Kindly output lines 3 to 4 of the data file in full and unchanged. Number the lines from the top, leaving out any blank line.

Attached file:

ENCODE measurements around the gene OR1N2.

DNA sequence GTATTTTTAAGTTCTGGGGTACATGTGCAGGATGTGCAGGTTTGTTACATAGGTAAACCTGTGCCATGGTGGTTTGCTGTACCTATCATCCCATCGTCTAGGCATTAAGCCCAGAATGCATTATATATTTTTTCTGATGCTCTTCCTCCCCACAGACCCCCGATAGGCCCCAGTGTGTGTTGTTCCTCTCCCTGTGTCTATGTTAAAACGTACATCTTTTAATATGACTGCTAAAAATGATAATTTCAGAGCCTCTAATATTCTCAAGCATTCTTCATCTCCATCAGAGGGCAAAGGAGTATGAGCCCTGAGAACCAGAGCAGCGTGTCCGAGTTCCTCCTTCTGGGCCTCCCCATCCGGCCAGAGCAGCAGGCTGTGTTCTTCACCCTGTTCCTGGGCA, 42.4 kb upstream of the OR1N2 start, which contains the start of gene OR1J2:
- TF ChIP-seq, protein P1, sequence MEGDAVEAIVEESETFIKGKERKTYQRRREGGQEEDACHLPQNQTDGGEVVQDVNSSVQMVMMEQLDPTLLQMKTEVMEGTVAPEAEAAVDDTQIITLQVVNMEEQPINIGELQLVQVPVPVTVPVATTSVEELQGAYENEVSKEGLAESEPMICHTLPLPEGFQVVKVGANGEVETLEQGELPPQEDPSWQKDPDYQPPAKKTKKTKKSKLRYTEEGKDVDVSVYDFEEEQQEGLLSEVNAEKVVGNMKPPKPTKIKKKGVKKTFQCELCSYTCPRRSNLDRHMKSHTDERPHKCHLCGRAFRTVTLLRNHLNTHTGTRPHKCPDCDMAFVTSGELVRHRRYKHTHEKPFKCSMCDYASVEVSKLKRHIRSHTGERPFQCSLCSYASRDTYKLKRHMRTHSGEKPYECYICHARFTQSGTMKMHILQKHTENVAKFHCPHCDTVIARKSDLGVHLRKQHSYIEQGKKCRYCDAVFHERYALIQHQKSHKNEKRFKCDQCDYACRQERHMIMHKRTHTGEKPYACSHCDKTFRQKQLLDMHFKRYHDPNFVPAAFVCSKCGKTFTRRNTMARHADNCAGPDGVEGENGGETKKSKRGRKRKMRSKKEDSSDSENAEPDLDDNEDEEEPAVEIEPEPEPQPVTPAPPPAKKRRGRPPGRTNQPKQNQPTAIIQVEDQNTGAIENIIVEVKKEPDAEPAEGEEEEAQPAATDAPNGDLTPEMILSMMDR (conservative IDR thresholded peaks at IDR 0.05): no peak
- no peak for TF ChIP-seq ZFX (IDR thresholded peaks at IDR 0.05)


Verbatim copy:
- TF ChIP-seq, protein P1, sequence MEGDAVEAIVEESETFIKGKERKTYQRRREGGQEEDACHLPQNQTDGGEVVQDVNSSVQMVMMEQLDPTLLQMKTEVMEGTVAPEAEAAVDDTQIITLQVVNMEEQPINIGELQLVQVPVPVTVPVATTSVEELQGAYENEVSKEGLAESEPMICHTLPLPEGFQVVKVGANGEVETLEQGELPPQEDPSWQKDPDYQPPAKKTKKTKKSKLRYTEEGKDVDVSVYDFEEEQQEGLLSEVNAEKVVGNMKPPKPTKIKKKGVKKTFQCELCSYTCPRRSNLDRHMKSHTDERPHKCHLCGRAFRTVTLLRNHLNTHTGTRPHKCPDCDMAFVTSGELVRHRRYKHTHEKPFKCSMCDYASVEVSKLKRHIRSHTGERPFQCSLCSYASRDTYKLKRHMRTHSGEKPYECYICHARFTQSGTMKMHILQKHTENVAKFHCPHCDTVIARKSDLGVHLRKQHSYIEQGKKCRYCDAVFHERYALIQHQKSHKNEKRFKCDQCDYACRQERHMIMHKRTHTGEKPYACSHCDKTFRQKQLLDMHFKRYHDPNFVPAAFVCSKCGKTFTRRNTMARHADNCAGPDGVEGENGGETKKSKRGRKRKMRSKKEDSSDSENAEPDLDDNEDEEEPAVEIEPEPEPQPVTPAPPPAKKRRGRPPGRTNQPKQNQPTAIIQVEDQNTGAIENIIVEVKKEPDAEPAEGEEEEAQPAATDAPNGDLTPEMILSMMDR (conservative IDR thresholded peaks at IDR 0.05): no peak
- no peak for TF ChIP-seq ZFX (IDR thresholded peaks at IDR 0.05)